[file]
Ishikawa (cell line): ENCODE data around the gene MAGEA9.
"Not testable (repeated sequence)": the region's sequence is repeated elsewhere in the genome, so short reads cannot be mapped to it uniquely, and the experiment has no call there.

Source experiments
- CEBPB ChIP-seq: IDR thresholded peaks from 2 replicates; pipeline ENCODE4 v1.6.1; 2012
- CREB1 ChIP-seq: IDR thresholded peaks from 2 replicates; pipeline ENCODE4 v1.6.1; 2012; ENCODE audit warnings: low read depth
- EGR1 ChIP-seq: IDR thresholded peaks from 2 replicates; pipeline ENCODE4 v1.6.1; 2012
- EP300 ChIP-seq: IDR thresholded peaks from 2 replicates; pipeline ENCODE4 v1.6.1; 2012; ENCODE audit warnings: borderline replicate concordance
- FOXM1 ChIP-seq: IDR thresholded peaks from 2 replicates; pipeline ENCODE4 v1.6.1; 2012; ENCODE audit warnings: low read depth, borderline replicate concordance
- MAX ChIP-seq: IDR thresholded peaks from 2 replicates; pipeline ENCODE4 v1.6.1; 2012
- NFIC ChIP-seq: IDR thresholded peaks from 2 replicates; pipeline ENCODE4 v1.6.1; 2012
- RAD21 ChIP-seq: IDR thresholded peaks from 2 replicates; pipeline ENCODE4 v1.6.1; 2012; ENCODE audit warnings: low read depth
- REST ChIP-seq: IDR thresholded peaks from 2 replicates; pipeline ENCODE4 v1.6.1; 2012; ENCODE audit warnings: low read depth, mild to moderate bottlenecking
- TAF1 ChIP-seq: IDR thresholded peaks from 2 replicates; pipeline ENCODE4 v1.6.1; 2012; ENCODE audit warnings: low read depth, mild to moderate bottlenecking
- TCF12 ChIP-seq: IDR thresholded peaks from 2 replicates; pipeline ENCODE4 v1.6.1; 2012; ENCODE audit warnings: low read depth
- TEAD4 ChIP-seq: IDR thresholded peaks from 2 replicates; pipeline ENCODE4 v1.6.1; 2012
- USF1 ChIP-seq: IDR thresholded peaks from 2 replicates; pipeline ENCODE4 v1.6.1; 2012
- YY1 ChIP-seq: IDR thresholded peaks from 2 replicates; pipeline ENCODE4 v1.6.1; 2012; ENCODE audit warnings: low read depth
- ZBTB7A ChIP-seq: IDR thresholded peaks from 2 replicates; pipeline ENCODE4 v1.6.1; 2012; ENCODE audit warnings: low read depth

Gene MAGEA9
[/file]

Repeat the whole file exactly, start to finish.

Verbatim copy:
Ishikawa (cell line): ENCODE data around the gene MAGEA9.
"Not testable (repeated sequence)": the region's sequence is repeated elsewhere in the genome, so short reads cannot be mapped to it uniquely, and the experiment has no call there.

Source experiments
- CEBPB ChIP-seq: IDR thresholded peaks from 2 replicates; pipeline ENCODE4 v1.6.1; 2012
- CREB1 ChIP-seq: IDR thresholded peaks from 2 replicates; pipeline ENCODE4 v1.6.1; 2012; ENCODE audit warnings: low read depth
- EGR1 ChIP-seq: IDR thresholded peaks from 2 replicates; pipeline ENCODE4 v1.6.1; 2012
- EP300 ChIP-seq: IDR thresholded peaks from 2 replicates; pipeline ENCODE4 v1.6.1; 2012; ENCODE audit warnings: borderline replicate concordance
- FOXM1 ChIP-seq: IDR thresholded peaks from 2 replicates; pipeline ENCODE4 v1.6.1; 2012; ENCODE audit warnings: low read depth, borderline replicate concordance
- MAX ChIP-seq: IDR thresholded peaks from 2 replicates; pipeline ENCODE4 v1.6.1; 2012
- NFIC ChIP-seq: IDR thresholded peaks from 2 replicates; pipeline ENCODE4 v1.6.1; 2012
- RAD21 ChIP-seq: IDR thresholded peaks from 2 replicates; pipeline ENCODE4 v1.6.1; 2012; ENCODE audit warnings: low read depth
- REST ChIP-seq: IDR thresholded peaks from 2 replicates; pipeline ENCODE4 v1.6.1; 2012; ENCODE audit warnings: low read depth, mild to moderate bottlenecking
- TAF1 ChIP-seq: IDR thresholded peaks from 2 replicates; pipeline ENCODE4 v1.6.1; 2012; ENCODE audit warnings: low read depth, mild to moderate bottlenecking
- TCF12 ChIP-seq: IDR thresholded peaks from 2 replicates; pipeline ENCODE4 v1.6.1; 2012; ENCODE audit warnings: low read depth
- TEAD4 ChIP-seq: IDR thresholded peaks from 2 replicates; pipeline ENCODE4 v1.6.1; 2012
- USF1 ChIP-seq: IDR thresholded peaks from 2 replicates; pipeline ENCODE4 v1.6.1; 2012
- YY1 ChIP-seq: IDR thresholded peaks from 2 replicates; pipeline ENCODE4 v1.6.1; 2012; ENCODE audit warnings: low read depth
- ZBTB7A ChIP-seq: IDR thresholded peaks from 2 replicates; pipeline ENCODE4 v1.6.1; 2012; ENCODE audit warnings: low read depth

Gene MAGEA9